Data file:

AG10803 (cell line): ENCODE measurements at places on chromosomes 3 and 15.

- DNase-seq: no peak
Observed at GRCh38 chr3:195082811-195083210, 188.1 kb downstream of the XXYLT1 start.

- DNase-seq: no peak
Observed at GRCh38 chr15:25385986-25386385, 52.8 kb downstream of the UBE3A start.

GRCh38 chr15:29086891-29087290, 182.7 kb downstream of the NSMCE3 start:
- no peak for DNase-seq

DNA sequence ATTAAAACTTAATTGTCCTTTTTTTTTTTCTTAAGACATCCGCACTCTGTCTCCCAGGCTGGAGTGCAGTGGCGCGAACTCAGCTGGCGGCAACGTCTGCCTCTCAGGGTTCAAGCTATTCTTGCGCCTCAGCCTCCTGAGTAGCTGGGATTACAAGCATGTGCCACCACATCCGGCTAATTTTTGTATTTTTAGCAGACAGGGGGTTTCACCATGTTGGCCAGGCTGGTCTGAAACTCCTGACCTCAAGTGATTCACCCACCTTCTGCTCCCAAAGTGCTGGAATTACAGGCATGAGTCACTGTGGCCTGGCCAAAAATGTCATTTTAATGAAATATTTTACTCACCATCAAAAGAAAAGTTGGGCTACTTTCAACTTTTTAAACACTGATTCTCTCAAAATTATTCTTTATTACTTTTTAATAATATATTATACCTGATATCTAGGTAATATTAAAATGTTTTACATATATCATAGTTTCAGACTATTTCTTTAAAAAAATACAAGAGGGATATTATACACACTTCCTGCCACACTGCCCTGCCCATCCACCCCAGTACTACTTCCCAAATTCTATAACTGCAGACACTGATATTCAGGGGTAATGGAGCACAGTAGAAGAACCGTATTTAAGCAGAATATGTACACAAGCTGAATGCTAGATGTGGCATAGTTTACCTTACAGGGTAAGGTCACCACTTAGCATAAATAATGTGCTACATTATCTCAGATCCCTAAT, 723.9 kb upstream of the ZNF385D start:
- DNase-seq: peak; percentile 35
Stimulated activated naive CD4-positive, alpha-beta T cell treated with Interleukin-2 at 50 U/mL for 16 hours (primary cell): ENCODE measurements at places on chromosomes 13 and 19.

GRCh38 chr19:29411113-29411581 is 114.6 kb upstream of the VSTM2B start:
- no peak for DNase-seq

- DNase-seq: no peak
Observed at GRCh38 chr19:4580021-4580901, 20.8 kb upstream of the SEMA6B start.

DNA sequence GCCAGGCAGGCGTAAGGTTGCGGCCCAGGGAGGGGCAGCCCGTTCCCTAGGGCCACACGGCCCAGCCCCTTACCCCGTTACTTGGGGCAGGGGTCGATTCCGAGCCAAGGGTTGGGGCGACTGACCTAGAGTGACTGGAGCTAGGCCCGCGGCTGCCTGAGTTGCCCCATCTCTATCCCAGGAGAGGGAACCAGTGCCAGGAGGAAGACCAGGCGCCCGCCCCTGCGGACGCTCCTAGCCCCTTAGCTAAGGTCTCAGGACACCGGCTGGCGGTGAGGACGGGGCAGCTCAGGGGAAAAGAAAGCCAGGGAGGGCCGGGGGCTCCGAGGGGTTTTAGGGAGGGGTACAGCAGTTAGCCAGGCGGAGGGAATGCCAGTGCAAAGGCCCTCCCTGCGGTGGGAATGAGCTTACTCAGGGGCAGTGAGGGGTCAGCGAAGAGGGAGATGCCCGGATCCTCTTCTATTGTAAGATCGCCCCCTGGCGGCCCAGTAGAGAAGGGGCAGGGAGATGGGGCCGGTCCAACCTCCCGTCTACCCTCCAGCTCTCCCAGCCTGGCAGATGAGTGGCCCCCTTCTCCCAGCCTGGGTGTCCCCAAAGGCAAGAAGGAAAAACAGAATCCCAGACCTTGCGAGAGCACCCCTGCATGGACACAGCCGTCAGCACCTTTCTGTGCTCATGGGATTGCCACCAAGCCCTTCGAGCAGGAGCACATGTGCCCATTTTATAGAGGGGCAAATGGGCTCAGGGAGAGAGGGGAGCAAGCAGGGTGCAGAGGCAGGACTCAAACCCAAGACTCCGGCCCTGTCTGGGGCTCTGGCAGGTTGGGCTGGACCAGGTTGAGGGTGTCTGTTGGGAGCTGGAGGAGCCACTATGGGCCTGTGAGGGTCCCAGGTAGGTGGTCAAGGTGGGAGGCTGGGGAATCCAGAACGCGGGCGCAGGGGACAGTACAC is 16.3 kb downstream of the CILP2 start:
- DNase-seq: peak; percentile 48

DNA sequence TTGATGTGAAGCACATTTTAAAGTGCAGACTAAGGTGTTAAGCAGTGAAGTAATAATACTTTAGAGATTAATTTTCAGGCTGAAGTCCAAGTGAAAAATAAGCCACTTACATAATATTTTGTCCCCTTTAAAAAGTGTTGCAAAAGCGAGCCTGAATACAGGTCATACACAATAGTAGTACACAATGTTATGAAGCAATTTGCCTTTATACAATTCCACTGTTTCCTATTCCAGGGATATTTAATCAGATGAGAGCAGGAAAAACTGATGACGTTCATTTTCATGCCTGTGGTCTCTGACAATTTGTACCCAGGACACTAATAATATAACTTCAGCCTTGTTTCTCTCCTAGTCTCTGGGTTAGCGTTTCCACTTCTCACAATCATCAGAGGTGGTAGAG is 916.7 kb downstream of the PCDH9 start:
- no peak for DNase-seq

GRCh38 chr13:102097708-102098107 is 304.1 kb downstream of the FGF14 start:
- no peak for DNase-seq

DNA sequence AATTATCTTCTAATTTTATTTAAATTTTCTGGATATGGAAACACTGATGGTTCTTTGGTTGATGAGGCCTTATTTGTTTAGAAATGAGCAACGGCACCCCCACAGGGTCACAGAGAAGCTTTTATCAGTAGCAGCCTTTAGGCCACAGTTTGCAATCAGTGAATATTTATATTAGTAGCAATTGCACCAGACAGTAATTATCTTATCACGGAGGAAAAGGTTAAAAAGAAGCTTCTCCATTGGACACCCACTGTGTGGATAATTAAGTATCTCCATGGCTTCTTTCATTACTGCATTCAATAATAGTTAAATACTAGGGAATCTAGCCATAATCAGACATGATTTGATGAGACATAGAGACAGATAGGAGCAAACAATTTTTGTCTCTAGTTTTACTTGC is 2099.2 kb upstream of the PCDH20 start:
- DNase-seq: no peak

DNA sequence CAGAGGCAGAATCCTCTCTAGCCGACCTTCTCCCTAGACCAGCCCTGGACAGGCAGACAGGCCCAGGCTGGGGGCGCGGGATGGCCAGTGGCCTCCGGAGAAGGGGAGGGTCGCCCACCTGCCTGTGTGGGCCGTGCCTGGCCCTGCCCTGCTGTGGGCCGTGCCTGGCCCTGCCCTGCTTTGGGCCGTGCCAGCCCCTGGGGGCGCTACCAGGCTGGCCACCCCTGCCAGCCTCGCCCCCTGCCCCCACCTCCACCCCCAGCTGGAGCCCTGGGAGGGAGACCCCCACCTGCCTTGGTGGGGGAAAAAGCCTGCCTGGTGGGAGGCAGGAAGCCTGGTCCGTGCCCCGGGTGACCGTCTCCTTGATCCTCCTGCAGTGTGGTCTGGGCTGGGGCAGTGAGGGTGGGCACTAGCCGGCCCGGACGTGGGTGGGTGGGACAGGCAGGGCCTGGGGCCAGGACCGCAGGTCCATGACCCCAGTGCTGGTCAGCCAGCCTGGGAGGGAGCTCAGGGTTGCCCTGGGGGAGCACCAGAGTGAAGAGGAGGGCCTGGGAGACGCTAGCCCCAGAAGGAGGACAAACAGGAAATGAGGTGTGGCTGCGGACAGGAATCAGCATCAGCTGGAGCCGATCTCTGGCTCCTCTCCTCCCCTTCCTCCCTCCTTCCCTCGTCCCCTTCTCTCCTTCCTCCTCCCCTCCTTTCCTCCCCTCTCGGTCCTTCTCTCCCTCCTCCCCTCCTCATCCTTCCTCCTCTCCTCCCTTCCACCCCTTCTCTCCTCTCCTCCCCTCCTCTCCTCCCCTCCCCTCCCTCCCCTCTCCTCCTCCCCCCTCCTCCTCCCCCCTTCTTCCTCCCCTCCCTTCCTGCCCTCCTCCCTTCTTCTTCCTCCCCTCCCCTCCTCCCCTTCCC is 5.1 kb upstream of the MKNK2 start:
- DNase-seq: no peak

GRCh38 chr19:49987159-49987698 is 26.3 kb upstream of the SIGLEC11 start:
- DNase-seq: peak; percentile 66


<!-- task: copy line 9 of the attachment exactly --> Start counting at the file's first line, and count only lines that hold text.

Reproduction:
- DNase-seq: peak; percentile 35